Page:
Many years ago when I first began hunting for gold nuggets with a metal detector I found it to be quite frustrating at times. It seemed like it took forever before I could finally understand and sort out the sounds my detector was making and when I finally had my equipment mastered I faced the next problem, where to go? Living in Arizona near Phoenix I had already been dry washing in the placer areas near my home and had found a fair amount of gold, both fine gold and several nuggets and I thought this would be a good place to start. I hunted the washes and tailings just like I had learned, but the nuggets were few and very far between.
At that point I began trying to find more information about the placer areas near my home and picked up a book that changed everything. The book was Placer Gold Deposits Of Arizona, by Maureen G. Johnson. In it I found detailed information about all the major placer areas in Arizona. Looking up the San Domingo Placers near my home I discovered that in this area gold had also been found in the shallow hillside gravels and on the tops of the low mesas between gulches. Armed with this new information I began working the hill sides above the heavily worked washes and immediately began finding not just one or two nuggets a month, but several each outing!
The key I think was learning about the placer, location, topo maps, geological map, access, extent, production history, and then the names of the sources and literature are given. All of this information is most important to today's nugget-shooter and can make a big difference when you are hunting a new state or area. Some of the most important information about a placer is the size, area and where the gold was concentrated. For instance, the gold may have been 10 feet deep and not reachable with a detector, but in a case like this the dry wash tailings may be a worth while bet.
There are many books on the market to help those new to the metal detecting game and my advice is "the more you read the better". But if I was to recommend a couple they would be the placer deposit books by either, Johnson or Wilson for the state you are interested in. I also spend a lot of time researching hard rock mining areas looking for places "free" gold was extracted. These old abandoned mines can produce gold on the hill sides as float and in the ore dumps. Sometimes, spectacular specimens can be found. Information on these areas again comes from publications.The Bureau Of Mines for most gold producing states will have a lot of this info available. Contact them and they usally have booklets published on the subject.
Another great source of info is the local resident or old timer. This is where you can find areas that are not in the books. Most literature written about placers pertains to those that were economically important. So all those areas that produced under several thousand dollars worth of gold are not listed. Local residents near these smaller placers often are quite willing to share the information with you and may even give directions to the area. Or sometimes you get fed the old bull story and that can make for a day of just plain enjoying scenery.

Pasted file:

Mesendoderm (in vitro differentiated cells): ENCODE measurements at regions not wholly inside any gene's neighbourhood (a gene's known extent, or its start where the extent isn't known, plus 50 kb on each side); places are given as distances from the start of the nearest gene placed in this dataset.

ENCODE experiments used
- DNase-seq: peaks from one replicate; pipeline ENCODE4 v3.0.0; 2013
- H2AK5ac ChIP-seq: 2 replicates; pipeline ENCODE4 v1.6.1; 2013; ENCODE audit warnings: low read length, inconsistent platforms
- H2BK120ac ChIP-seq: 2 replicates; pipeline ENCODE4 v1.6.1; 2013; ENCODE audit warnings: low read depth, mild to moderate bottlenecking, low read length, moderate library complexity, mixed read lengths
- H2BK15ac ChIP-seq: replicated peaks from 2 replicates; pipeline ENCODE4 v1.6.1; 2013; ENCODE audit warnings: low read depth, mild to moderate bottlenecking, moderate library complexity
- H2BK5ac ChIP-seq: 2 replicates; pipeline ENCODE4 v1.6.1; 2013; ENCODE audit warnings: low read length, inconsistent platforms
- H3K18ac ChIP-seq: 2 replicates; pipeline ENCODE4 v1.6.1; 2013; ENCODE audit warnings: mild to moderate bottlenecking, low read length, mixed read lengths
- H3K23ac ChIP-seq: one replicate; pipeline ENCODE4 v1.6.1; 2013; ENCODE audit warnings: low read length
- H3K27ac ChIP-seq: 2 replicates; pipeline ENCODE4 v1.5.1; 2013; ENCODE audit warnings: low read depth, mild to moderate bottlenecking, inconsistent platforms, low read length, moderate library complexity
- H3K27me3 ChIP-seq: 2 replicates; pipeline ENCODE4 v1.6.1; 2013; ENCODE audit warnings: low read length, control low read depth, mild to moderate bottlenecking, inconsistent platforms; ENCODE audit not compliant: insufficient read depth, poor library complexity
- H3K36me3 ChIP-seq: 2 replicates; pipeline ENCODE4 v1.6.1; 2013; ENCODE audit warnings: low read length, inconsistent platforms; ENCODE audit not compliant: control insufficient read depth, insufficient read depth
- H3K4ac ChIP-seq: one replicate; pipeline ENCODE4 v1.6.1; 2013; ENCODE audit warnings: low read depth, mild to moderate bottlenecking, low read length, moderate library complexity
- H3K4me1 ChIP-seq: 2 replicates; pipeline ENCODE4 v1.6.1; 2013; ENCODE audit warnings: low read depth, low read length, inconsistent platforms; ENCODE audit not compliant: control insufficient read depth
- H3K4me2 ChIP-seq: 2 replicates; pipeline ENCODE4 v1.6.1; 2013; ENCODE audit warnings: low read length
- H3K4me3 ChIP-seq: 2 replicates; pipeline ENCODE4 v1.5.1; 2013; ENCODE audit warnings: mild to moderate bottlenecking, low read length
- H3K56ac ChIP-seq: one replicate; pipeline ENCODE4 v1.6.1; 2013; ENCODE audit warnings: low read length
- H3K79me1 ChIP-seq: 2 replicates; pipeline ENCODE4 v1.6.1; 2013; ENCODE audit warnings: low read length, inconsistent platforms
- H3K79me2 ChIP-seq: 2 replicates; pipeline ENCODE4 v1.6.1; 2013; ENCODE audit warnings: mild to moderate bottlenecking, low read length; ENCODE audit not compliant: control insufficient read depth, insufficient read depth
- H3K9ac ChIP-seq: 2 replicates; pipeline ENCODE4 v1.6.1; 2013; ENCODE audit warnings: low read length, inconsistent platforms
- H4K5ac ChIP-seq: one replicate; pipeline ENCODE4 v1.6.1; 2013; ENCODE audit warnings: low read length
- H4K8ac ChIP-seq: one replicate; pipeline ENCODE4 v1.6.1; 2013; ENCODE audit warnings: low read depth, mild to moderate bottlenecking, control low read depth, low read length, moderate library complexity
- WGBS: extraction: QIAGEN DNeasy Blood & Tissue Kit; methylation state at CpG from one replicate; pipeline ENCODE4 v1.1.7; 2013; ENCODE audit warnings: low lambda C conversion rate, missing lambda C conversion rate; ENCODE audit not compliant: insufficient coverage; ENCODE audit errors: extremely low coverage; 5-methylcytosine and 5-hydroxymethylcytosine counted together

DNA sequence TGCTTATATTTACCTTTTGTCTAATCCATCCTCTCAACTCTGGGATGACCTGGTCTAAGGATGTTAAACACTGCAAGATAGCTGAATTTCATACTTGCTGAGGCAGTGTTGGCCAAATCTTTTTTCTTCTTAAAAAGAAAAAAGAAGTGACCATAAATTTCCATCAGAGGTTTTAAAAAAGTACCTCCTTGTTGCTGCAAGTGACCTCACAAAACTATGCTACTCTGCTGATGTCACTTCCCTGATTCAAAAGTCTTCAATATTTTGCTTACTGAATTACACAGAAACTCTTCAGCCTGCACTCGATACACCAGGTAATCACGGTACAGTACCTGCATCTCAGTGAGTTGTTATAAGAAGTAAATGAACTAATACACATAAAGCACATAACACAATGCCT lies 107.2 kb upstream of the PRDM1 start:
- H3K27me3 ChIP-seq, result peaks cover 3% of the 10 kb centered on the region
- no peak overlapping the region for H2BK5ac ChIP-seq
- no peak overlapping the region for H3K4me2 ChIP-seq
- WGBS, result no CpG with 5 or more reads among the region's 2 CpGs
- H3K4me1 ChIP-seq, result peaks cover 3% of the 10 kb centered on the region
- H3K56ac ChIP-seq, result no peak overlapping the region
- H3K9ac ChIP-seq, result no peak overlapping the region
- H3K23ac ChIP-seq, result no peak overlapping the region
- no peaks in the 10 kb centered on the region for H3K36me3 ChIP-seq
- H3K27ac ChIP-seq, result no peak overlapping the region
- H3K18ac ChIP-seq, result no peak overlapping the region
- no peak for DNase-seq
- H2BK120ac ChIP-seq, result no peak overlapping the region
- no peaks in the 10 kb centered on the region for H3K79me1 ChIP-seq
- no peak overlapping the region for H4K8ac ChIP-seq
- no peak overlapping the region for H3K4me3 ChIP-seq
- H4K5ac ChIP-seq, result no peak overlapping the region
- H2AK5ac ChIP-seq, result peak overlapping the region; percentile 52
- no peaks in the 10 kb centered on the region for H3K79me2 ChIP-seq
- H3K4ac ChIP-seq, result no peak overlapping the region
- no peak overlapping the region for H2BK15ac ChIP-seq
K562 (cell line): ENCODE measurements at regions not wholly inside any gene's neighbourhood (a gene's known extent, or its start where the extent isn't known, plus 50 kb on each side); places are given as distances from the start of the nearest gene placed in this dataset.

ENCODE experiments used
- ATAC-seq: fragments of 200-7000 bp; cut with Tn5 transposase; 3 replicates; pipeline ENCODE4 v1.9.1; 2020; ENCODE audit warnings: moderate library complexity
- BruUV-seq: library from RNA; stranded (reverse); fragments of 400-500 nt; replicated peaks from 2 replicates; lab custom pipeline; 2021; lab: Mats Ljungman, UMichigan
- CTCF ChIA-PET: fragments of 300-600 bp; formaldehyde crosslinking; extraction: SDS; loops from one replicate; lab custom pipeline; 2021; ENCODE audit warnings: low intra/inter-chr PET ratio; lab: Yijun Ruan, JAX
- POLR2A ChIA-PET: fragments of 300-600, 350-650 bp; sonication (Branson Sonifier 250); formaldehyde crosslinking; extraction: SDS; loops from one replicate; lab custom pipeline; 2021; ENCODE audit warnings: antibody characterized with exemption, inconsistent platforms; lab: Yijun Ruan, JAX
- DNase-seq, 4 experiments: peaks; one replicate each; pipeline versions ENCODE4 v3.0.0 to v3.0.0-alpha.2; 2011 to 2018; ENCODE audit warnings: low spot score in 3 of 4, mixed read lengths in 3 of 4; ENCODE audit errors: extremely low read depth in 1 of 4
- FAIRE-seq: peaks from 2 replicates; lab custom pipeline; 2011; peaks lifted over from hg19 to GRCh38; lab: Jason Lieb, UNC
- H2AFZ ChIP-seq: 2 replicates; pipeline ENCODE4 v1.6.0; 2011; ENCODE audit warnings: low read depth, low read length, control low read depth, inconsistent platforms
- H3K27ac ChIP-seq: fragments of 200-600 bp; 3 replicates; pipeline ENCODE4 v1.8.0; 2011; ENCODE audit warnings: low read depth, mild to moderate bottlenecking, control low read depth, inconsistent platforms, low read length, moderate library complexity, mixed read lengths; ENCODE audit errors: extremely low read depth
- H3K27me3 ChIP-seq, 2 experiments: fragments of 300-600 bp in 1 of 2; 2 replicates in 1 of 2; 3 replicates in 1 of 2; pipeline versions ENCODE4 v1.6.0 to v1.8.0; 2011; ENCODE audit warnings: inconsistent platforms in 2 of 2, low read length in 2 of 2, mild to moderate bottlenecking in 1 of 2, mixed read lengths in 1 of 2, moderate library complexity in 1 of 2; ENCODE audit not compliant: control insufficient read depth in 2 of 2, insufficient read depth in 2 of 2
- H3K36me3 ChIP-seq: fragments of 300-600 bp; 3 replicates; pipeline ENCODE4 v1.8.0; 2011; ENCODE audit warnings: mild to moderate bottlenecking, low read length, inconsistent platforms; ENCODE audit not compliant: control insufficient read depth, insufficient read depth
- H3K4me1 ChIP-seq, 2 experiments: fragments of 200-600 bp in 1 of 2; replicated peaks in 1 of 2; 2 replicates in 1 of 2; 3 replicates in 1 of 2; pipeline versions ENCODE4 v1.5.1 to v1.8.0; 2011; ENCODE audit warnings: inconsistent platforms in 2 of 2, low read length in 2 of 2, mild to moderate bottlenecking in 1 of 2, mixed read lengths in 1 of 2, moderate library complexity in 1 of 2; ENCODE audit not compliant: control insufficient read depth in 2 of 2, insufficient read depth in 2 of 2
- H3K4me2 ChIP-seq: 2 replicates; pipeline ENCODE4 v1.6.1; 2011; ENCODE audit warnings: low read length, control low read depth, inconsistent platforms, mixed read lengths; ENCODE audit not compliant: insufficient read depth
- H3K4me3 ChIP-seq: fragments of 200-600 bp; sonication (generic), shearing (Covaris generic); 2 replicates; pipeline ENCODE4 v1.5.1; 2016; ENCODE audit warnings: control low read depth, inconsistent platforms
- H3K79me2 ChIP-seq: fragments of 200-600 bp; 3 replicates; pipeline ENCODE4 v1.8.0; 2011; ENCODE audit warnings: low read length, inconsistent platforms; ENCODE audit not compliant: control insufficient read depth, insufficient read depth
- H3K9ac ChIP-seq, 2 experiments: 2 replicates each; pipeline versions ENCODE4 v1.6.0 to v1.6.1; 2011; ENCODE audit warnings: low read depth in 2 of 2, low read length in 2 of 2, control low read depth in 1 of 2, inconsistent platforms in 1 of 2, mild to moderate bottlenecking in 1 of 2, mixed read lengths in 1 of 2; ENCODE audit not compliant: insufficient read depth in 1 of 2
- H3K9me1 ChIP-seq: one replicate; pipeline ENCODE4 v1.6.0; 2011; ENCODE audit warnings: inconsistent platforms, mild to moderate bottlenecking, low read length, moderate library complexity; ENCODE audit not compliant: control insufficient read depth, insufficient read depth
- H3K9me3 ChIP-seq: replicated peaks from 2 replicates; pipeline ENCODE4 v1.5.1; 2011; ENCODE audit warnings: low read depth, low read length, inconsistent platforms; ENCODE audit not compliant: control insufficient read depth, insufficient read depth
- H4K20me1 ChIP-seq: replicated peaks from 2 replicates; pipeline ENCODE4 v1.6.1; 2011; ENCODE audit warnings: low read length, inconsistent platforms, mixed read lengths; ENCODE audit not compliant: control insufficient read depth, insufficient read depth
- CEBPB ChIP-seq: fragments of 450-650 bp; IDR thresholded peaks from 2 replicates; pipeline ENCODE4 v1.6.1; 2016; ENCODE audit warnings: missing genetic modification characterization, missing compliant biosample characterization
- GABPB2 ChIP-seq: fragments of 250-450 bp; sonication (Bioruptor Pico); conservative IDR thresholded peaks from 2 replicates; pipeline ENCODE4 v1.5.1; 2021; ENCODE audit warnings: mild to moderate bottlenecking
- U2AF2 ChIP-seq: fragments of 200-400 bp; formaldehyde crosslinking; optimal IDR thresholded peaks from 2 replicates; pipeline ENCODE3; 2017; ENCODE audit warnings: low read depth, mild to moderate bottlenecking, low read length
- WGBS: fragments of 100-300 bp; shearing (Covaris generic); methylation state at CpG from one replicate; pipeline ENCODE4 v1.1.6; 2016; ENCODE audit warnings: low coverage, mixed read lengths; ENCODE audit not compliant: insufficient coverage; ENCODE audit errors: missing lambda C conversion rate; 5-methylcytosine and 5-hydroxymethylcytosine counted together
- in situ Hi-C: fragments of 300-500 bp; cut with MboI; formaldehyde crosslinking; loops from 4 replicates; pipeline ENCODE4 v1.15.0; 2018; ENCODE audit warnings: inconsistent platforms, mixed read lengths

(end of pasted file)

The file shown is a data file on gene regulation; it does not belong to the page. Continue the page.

The local library is a very good spot to get information also, here you will find articles in magazines, books, newspapers, etc. Just the mention of a mine or wash can put you into a good area that another nugget hunter hasn't discovered. You may follow a couple false leads, but that will all be forgotten when you find that first "patch" of a dozen or more nuggets! My first whopper was found on a hillside above a small wash I found mention of in a newspaper article about a local resident finding several ounces of gold in the wash. You see the old timers could not work the scattered gold on most hill sides with a dry washer and it is still there waiting for somebody to swing a metal detector over it.
The world wide web is also a great place to find info on gold prospecting and there are several sites dedicated to helping in your quest. I would go into how to access that info but if you are reading this it appears you have that mastered. This is the place to find all kinds of access to publications that can't be found in most book stores and my site is no exception with many articles to help, also Forums like the one at this site can also be invaluable to the begginer and pro!
Now that you've decided where you want to go make sure to pick up the topographic map[s] and, if you have one, plan your route with a GPS. You will find that when you get to one of these areas if you don't have a map it is very hard to find your way in the maze of roads and trails typical of most mining districts. A GPS makes it a sure shot if you pre-set your target location from the map and it also helps to set in landmark's at turns as you will find that there have been several new trails added or subtracted since the map was printed.
I feel that if this article helps just one person avoid some of the frustration I felt early on in my nugget hunting days it has served it's purpose. Remember it is unusual for a fellow nugget hunter to tell of a good spot until he or she is quite sure they've gotten the good stuff unless they are a very close friend indeed. Doing research can put you into the paying areas and increase your finds. Good hunting.